My wife left me because I was too short, so I flew to Shanghai to have my legs lengthened.

It was a private clinic. I found them online. They could take me right away.

I met the surgeon in a carpeted consulting room with white walls and leather furniture. A signed photo of Tom Cruise hung next to a Keurig machine on the stainless steel counter. Barry Manilow drifted faintly from speakers in the ceiling.

“I’m in a hurry,” I said. “My wife wants a tall man. I need to get back before it’s too late.”

The surgeon wore a shiny maroon suit, checkered tie and Photograys. He turned to a younger man in a long white coat and Nikes and fired off a string of Chinese.

The younger man translated:

“One inch – two months. Two inches – three months.”

“What about three inches?”

They exchanged a flurry of cryptic chatter.

“Also three months. With graft. Extra charge.”

“Let’s do it.” I’d liquidated my pension for this. The taller the better.

I woke up with broken legs. Pins were screwed through the bones into metal cages that ran from my hips to my ankles. Nurses extended the frames a fraction of an inch every day, teasing the fractures apart as they tried to heal. This went on for weeks.

I grew impatient. I developed bed sores. I learned how to say things in Mandarin that made the nurses blush. Finally, I was allowed to wheel myself through the pristine corridors, my caged legs jutting out. I imagined the look on my wife’s face when she saw the new me.

The young man in Nikes checked on me every few days. I had x-rays weekly. On day 58 he came in with the surgeon.

“Problem,” he said. “Bone spurs.”

“What does that mean?”

“Bones fused prematurely.”

“Can you fix it?”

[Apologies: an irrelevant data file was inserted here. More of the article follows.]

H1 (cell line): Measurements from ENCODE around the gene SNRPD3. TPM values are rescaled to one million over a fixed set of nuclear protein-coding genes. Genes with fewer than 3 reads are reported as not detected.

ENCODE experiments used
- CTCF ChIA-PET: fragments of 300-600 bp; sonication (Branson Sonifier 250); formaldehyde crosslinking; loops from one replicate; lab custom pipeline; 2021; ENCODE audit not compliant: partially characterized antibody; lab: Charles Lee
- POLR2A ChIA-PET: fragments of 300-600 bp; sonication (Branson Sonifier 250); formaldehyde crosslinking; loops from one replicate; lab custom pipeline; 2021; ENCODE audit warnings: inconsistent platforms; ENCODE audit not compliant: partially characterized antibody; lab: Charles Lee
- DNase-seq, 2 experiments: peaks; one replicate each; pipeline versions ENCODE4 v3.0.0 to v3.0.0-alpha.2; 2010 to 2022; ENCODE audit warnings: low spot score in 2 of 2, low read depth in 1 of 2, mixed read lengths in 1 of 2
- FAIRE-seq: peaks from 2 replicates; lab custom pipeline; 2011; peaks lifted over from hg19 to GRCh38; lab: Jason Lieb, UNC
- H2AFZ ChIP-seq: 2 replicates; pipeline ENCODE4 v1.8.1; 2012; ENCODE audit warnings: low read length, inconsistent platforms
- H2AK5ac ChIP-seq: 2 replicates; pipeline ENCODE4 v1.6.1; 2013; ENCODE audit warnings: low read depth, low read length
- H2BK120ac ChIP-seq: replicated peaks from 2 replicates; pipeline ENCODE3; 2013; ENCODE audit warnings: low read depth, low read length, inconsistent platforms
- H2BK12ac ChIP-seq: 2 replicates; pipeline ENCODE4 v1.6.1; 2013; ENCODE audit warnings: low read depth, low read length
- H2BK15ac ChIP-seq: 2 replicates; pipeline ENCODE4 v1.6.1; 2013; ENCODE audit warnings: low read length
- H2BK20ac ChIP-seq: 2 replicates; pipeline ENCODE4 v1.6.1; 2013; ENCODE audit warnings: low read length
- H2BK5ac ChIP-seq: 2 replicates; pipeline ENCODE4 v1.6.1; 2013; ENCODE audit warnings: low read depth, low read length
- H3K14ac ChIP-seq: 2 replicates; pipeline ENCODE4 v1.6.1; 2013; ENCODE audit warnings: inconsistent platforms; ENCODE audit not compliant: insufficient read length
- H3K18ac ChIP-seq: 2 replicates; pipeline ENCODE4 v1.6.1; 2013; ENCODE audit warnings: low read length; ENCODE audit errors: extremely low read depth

“Must be broken to be fixed.”

“Fuck,” I said. Then I said it in Mandarin. “How much longer till I get out of here?”

“Three more months.”

They rebroke my legs. I was flat on my back again for two weeks. The nurses rolled me over to treat my bed sores. I learned more Mandarin. Finally I was back in the wheel chair roaming the halls. I discovered the elevator to the “penthouse,” where celebrities recovered from their treatments in seclusion.

A smooth-faced man of indeterminate age sat in the solarium smoking Marlboros. He flicked ashes into a brimming crystal ash tray perched on a stack of books on the coffee table. He looked familiar.

“Aren’t you…”

“No names here,” he said, cutting me off.

“You look different in your movies.”

He glared at me and puffed furiously.

“Just saying.”

He loaned me Lewis Thomas’s The Lives of the Cell on the condition that I leave him alone.

The nurses screwed my legs daily. I paid bills using my iPhone app. I stalked my wife on FaceBook. She was dating an ex-marine with large, white teeth. I wondered how tall he was.

The surgeon and his assistant paid me another visit.

“Problem,” the young man said.

“What now?”

“Infection,” he said, pulling up the sheet and pointing to the angry red skin around one of the fixator pins.

“Can’t you just load me up with antibiotics?”

“In the bone. Must remove.”

“Oh, that’s great. Remove how much?”

They men whispered together.

“As little as possible.”

“How much longer am I going to be here?”

“Three more months.”

I woke up in a hyperbaric chamber. My nurse smiled cheerfully through the Lexan porthole. When they wheeled me out, I was relieved to see I still had both legs, though the one they’d worked on felt spongy below the knee. I was assured that the bone could be regrown through stem cell treatment.

Three weeks on my back this time. I learned to play mahjong. The days grew shorter. The doctors shaved skin from my stomach to patch the bedsores. My legs were skinny as sticks. More pictures of the ex-marine appeared on my wife’s FaceBook page. She changed her relationship status to “It’s Complicated.”

The first day I was able to get back in my chair, I wheeled up to the penthouse solarium. I needed a new book. The actor was sitting there just as before, smoking and reading.

“Do you live here?” I asked.

He glared.

I dropped The Lives of the Cell on the coffee table and cleared my throat. “You know,” I said, hungry for conversation, “Lewis Thomas says that the great secret of doctors is that most things get better by themselves.”

He glanced at my legs and blew a smoke ring. “What does he say about the other things?”

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